The confounding attraction of the Christian worldview.
Chuck Colson with Catherine Larson
In recent years Great Britain's chief export to
the U.S. has been a payload of books by atheist authors such as evolutionary
biologist Richard Dawkins and literary critic Christopher Hitchens. They contend
that faith is irrational in the face of modern science. Other prominent British
atheists seem to be having second thoughts. Is there some revival sweeping
England? No; they are examining the rationality of Christianity, the very
beliefs Dawkins and others are so profitably engaging, but are coming to
Well-known scholar Antony Flew was the first, saying he had to go "where the
evidence [led]." Evolutionary theory, he concluded, has no reasonable
explanation for the origin of life. When I met with Flew in Oxford, he told me
that while he had not come to believe in the biblical God, he had concluded that
atheism is not logically sustainable.
More recently, A. N. Wilson, once thought to be the next C. S. Lewis who then
renounced his faith and spent years mocking Christianity, returned to faith. The
reason, he said in an interview with New Statesman,
was that atheists "are missing out on some very basic experiences of life."
Listening to Bach and reading the works of religious authors, he realized that
their worldview or "perception of life was deeper, wiser, and more rounded than
He noticed that the people who insist we are "simply anthropoid
apes" cannot account for things as basic as language, love, and music. That,
along with the "even stronger argument" of how the "Christian faith transforms
individual lives," convinced Wilson that "the religion of the incarnation … is
Likewise, Matthew Parris, another well-known British atheist, made the
mistake of visiting Christian aid workers in Malawi, where he saw the power of
the gospel transforming them and others. Concerned with what he saw, he wrote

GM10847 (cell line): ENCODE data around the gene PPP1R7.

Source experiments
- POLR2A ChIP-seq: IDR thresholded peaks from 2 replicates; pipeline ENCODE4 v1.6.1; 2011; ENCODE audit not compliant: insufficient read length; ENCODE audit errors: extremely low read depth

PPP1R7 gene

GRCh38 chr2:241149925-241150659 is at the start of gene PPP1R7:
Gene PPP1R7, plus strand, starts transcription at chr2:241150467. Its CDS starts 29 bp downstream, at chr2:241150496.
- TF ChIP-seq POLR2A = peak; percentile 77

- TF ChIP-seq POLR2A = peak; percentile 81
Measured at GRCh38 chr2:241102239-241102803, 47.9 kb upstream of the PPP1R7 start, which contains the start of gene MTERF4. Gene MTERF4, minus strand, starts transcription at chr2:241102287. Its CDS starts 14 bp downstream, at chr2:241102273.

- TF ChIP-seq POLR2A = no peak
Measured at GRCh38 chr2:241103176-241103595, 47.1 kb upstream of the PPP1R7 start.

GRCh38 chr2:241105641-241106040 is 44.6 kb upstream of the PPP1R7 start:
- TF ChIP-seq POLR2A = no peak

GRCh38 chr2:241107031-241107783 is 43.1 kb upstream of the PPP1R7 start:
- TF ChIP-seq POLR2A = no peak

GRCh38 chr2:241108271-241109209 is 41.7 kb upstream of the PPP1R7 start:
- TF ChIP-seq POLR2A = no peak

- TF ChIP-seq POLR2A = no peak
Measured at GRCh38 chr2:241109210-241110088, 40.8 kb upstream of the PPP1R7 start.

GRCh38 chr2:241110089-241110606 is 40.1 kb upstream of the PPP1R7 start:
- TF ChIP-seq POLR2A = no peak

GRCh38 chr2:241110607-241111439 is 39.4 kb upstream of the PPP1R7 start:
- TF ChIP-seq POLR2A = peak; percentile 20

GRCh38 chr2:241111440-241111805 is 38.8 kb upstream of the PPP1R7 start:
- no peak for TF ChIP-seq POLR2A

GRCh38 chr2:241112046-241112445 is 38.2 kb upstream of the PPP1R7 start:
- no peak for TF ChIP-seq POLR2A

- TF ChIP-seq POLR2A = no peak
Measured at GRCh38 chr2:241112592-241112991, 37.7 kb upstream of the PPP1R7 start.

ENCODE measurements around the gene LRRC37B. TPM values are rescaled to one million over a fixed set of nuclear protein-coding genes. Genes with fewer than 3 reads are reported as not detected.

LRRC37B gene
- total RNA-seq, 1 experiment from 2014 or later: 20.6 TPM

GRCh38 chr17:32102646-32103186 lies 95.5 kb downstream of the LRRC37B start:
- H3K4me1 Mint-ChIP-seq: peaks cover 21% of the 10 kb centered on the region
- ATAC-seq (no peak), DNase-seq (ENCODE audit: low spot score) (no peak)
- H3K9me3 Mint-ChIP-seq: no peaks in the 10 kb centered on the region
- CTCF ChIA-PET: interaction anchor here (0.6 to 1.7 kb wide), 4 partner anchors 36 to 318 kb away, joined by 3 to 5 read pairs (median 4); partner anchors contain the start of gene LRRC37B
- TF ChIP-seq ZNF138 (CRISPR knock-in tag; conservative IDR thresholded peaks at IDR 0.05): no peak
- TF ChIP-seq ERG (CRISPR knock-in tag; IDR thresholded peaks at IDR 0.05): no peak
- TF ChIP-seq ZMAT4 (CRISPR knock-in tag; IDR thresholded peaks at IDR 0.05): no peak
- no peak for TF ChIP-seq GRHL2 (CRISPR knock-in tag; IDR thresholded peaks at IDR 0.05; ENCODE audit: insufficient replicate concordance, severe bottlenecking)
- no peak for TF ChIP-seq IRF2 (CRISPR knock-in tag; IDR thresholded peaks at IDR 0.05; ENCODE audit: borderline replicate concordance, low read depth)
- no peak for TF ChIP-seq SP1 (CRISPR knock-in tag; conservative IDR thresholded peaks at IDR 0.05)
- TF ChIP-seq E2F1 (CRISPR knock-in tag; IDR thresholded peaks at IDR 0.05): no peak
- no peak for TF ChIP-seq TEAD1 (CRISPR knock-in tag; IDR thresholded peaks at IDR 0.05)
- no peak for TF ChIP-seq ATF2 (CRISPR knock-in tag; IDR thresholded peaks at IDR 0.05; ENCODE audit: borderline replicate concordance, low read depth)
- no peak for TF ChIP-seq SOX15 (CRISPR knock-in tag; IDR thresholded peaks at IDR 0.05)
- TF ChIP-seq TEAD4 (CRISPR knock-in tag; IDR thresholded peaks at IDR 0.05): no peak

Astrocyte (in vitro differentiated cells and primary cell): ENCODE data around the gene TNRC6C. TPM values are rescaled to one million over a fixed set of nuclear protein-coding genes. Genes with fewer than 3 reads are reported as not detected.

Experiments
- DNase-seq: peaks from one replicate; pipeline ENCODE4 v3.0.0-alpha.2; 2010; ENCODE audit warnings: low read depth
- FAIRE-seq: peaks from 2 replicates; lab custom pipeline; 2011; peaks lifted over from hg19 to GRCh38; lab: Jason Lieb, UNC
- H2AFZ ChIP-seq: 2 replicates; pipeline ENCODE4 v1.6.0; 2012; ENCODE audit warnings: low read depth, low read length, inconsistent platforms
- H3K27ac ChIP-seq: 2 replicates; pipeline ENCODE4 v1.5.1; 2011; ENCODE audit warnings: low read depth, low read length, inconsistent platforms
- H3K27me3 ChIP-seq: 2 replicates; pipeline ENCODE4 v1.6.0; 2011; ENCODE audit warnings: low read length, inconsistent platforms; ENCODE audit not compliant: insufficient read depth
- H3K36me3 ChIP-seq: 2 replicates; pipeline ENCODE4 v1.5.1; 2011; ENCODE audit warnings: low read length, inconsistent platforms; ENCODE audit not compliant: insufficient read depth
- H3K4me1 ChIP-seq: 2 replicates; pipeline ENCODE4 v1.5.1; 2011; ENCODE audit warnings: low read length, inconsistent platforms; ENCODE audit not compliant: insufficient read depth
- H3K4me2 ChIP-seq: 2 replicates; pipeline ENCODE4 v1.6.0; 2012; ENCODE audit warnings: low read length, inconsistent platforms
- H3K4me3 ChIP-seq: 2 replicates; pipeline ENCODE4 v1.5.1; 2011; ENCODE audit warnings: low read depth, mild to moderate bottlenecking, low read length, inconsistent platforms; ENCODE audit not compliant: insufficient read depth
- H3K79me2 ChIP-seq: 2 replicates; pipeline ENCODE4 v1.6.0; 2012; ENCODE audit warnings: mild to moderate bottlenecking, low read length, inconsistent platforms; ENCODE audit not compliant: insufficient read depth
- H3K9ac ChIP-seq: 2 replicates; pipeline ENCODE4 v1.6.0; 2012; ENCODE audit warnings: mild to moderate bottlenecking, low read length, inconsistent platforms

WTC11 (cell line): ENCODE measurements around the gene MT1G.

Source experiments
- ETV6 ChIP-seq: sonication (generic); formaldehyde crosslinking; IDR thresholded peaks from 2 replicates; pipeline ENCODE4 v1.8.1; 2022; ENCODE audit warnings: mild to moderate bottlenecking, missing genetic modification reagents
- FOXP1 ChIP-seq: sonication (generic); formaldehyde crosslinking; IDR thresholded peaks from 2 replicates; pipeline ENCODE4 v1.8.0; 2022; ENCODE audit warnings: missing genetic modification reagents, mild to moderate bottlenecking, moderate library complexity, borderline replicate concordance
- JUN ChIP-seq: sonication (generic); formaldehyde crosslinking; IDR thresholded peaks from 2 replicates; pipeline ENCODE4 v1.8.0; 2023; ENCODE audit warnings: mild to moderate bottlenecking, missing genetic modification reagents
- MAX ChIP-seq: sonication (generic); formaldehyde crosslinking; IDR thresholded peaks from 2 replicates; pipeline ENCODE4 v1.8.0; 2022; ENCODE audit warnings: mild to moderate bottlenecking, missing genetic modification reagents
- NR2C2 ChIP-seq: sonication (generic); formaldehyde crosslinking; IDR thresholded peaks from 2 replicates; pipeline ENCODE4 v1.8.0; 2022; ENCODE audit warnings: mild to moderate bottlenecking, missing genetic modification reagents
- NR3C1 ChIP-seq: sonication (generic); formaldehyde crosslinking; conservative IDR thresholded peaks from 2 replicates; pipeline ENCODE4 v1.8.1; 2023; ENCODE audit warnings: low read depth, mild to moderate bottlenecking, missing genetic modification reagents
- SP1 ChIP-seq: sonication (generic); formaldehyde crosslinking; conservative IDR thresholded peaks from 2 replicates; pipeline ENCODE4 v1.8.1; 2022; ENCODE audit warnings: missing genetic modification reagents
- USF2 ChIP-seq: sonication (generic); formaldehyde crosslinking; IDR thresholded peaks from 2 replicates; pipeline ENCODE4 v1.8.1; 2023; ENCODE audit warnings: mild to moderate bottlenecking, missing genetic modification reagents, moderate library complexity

that it "confounds my ideological beliefs, stubbornly refuses to fit my
worldview, and has embarrassed my growing belief that there is no God." While
Parris is unwilling to follow where his observations lead, he is obviously
wrestling with how Christianity makes better sense of the world than other
While we can't reason our way to God, I've long believed
that Christianity is the most rational explanation of reality.
Could this signal a trend? Well, not yet. But it does illustrate
something I have been teaching for years: Faith and reason are not enemies. We
are given reason as a gift. And while we can't reason our way to God (only the
power of God can transform fallen men—I've seen that in prisons for over 32
years), I have long believed that Christianity is the most rational explanation
of reality. And that fact, winsomely explained, can powerfully influence
thinking people to consider Christ's claims.
A strong empirical case can be made to show that Christianity is
the only rational explanation of life. For the past six years, I've been
teaching students in the Centurions Program to draw a grid listing the four
basic questions that most people ask about life: Where did I come from? What's
my purpose? Why is there sin and suffering? Is redemption possible? Then, on the
other side of the matrix, we list the various philosophies and prominent world
religions. By examining how each view answers the four questions, we can
determine which worldviews conform to the way things really are. This is the
correspondence theory of truth—a thoroughly rational test.
Students quickly see that only Christianity teaches that humans
are created in the image of God, thus protecting their dignity. It's no
coincidence that Christians have waged most of the great human rights
Or take the question of sin. If people are good, as French
political philosopher Rousseau argued, problems can be solved by creating a
utopian state. Yet all of history's utopian schemes have ended in tyranny.
Meanwhile, Eastern religions see life as an endless cycle of suffering. There's
no way for sin to be forgiven. And grace is an unknown concept in Islam.
This is nothing particularly novel. A long history of prominent
atheists, interestingly concentrated in Britain, have traveled back to faith.
These doubters began to examine the rationality of Christianity's claims.
Whether in the Victorian era, with Thomas Cooper, George Sexton, and Joseph
Barker, or in the 20th century, with T. S. Eliot, Graham Greene, and C. S.
Lewis, all of them concluded that the Bible speaks most accurately to the human
condition—the very definition of a rational choice. It is rational to choose the
worldview that provides the best choice for living, consistent with the way life
What does this tell us? People today have a caricatured view of
Christians, seeing us as followers, often hypocritical and judgmental, of an
outdated book of mere illusions. But if we can explain why Christianity is so
reasonable, our faith becomes a very winsome proposition, which will at least
open the mind, if not the heart, of many a doubter.
Conservative Christian leaders unveiled a declaration Friday calling on
Christians not to comply with rules and laws forcing them to accept abortion,
same-sex marriage and other ideals that go against their religious doctrines.